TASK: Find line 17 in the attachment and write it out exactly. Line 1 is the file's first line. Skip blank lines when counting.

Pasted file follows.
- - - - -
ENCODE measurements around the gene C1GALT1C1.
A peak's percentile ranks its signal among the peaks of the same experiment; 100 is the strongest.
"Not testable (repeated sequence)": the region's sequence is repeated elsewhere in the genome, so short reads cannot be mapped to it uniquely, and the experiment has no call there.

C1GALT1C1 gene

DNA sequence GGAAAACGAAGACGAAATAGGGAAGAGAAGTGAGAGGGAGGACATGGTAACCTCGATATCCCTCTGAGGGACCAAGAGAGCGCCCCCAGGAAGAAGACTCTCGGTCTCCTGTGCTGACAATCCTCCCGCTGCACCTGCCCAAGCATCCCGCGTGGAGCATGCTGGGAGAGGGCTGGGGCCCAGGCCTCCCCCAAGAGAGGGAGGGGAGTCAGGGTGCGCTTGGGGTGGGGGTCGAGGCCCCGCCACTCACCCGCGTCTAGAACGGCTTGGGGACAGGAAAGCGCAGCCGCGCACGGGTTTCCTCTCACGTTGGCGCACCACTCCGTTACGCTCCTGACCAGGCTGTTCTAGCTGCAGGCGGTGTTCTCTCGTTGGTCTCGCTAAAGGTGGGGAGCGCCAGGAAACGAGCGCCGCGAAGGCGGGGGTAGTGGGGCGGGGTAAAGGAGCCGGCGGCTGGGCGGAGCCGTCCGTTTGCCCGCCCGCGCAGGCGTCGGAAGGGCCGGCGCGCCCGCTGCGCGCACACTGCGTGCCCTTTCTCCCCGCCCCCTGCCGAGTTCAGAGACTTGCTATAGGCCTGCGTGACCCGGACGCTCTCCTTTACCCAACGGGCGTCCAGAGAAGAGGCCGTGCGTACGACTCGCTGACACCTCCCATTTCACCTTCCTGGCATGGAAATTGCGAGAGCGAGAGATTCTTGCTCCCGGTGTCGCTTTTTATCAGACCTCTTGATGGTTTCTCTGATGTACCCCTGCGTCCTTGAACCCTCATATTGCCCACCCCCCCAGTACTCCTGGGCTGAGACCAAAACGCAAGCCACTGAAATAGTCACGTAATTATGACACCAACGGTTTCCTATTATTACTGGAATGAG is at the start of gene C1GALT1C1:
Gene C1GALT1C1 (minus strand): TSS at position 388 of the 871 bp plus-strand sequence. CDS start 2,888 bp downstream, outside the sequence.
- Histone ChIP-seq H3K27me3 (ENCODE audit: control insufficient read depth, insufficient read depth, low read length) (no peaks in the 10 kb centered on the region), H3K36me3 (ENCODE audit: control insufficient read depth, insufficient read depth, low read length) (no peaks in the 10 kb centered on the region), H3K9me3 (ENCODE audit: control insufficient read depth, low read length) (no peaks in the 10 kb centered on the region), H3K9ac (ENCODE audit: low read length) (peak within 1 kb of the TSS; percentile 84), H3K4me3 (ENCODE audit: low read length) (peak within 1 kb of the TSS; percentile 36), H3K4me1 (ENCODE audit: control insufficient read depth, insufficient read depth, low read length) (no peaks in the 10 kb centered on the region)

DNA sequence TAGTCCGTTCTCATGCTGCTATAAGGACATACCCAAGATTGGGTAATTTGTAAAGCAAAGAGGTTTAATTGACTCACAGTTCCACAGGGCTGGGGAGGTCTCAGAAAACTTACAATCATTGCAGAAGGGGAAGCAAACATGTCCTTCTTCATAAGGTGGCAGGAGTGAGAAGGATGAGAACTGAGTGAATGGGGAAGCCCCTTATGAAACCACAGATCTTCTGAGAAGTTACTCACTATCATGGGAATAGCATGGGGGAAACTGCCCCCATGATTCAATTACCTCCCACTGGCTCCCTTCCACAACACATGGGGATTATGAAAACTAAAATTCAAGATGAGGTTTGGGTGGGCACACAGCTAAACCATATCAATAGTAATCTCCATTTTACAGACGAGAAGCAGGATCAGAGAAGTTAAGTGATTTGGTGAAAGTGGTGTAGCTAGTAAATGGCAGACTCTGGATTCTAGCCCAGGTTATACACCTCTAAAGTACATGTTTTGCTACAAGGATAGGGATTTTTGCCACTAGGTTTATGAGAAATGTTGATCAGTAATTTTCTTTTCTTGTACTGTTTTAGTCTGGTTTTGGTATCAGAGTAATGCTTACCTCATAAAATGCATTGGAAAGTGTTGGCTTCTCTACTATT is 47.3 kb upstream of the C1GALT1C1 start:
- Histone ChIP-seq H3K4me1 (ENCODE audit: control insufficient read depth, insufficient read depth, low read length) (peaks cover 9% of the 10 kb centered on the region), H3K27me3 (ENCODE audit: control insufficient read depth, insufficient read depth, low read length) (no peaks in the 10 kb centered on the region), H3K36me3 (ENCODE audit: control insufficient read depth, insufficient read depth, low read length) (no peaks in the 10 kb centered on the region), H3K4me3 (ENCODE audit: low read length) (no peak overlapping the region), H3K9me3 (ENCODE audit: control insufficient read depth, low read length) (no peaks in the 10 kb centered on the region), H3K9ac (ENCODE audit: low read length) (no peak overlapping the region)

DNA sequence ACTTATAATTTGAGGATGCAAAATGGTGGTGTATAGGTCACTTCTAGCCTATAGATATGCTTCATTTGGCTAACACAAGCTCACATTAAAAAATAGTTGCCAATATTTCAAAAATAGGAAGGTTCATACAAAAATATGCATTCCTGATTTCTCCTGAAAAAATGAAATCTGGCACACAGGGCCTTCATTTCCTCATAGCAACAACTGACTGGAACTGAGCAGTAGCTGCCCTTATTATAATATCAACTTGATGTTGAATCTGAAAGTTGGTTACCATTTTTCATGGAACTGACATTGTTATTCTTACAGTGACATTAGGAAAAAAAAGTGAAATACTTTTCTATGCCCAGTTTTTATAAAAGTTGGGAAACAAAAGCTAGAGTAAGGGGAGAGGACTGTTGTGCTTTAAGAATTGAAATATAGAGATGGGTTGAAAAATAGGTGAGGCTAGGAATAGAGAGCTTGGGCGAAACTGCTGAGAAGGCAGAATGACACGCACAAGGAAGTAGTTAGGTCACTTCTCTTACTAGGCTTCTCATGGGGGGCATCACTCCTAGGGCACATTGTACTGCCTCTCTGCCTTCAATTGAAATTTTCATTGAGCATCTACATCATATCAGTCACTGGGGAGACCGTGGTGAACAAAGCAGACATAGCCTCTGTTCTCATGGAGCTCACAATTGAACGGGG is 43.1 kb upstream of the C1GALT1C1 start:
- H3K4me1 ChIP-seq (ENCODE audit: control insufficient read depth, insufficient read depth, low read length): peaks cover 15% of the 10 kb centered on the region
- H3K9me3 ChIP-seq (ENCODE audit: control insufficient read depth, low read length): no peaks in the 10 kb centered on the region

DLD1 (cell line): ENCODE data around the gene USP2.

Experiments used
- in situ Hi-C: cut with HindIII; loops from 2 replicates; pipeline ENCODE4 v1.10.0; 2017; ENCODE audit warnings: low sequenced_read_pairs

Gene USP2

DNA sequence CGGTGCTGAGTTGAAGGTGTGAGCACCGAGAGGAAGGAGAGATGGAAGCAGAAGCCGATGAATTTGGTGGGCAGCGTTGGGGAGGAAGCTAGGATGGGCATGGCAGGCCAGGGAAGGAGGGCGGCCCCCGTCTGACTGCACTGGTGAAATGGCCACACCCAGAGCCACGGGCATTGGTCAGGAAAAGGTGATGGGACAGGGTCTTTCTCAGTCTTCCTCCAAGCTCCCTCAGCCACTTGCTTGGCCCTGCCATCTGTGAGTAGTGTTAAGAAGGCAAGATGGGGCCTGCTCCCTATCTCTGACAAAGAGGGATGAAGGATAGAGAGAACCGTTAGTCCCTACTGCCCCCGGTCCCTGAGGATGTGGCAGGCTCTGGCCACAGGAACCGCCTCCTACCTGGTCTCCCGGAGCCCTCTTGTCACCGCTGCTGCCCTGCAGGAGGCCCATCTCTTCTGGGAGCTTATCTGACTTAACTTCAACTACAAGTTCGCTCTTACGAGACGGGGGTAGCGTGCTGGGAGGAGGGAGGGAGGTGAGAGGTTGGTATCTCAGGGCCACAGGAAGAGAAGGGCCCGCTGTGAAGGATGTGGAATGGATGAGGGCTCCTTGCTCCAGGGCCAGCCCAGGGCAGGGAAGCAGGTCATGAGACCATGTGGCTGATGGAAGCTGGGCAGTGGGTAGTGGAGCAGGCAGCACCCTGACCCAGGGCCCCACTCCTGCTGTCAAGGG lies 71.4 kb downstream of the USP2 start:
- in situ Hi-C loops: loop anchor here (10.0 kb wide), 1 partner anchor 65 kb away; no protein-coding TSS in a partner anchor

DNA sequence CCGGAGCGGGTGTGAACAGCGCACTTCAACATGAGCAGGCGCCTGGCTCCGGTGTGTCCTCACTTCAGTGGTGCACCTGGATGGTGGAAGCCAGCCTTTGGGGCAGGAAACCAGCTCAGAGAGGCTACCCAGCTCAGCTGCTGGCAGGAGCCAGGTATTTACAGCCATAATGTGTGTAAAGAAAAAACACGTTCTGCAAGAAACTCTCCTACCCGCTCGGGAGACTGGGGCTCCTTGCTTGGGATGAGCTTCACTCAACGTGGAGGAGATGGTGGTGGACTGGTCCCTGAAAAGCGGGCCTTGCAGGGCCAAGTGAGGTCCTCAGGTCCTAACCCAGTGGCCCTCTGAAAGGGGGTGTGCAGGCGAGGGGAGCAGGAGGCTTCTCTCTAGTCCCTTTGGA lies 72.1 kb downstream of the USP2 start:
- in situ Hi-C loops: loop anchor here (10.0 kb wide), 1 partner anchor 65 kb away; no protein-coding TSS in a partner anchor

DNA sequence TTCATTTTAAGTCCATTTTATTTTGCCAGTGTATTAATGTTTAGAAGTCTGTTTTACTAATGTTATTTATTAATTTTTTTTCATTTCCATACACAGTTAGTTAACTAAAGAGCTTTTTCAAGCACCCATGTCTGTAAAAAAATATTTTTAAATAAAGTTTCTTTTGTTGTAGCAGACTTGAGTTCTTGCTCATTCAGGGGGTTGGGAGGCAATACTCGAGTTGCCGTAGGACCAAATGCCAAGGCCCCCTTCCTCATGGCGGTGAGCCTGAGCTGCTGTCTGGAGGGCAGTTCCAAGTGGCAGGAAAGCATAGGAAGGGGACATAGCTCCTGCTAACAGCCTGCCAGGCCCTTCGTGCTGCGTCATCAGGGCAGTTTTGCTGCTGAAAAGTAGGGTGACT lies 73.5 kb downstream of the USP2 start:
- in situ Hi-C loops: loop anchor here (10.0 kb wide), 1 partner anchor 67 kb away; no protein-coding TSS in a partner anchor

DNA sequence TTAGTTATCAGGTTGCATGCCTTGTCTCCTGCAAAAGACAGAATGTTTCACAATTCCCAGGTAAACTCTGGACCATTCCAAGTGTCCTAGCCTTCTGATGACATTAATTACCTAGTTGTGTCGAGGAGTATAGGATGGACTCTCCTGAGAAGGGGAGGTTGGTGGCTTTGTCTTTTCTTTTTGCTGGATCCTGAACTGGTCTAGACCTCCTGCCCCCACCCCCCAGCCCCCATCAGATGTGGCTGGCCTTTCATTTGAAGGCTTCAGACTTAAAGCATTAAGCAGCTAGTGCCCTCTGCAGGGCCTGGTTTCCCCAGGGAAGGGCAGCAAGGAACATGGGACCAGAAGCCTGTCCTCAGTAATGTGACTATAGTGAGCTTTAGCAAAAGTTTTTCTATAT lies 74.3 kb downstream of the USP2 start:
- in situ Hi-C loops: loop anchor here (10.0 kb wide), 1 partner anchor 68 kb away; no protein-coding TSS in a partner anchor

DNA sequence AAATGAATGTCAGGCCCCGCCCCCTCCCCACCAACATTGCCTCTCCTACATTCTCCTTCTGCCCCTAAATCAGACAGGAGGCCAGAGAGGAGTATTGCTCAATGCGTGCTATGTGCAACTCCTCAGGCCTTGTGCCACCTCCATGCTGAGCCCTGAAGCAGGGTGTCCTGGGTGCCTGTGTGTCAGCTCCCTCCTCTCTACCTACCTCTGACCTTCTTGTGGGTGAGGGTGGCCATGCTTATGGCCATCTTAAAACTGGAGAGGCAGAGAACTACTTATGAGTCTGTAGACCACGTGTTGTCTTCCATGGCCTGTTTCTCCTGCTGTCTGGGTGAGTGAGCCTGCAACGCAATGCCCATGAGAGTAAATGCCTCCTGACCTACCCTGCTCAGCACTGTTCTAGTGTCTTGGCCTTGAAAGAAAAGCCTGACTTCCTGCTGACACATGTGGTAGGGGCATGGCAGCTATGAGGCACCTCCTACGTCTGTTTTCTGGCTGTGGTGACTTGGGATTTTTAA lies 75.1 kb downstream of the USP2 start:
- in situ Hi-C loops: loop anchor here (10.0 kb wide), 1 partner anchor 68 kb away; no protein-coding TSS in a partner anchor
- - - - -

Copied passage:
DNA sequence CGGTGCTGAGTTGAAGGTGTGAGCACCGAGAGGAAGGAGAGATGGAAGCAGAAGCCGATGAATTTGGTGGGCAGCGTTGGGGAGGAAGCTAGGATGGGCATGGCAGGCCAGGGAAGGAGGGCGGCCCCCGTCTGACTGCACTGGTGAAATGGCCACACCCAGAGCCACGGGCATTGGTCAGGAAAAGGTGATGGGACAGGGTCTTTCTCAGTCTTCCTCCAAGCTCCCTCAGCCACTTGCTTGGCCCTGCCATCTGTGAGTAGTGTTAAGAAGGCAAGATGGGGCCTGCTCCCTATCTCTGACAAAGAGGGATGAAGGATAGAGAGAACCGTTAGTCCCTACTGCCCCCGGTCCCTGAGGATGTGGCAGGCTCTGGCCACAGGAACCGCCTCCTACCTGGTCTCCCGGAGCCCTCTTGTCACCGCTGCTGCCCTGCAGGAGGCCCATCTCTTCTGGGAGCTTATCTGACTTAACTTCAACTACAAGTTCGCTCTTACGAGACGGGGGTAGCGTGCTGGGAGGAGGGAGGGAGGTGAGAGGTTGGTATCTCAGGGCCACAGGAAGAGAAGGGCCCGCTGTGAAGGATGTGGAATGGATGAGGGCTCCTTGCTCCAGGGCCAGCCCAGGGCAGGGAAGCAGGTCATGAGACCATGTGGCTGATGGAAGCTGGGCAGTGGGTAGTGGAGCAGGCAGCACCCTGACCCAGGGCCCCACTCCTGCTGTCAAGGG lies 71.4 kb downstream of the USP2 start: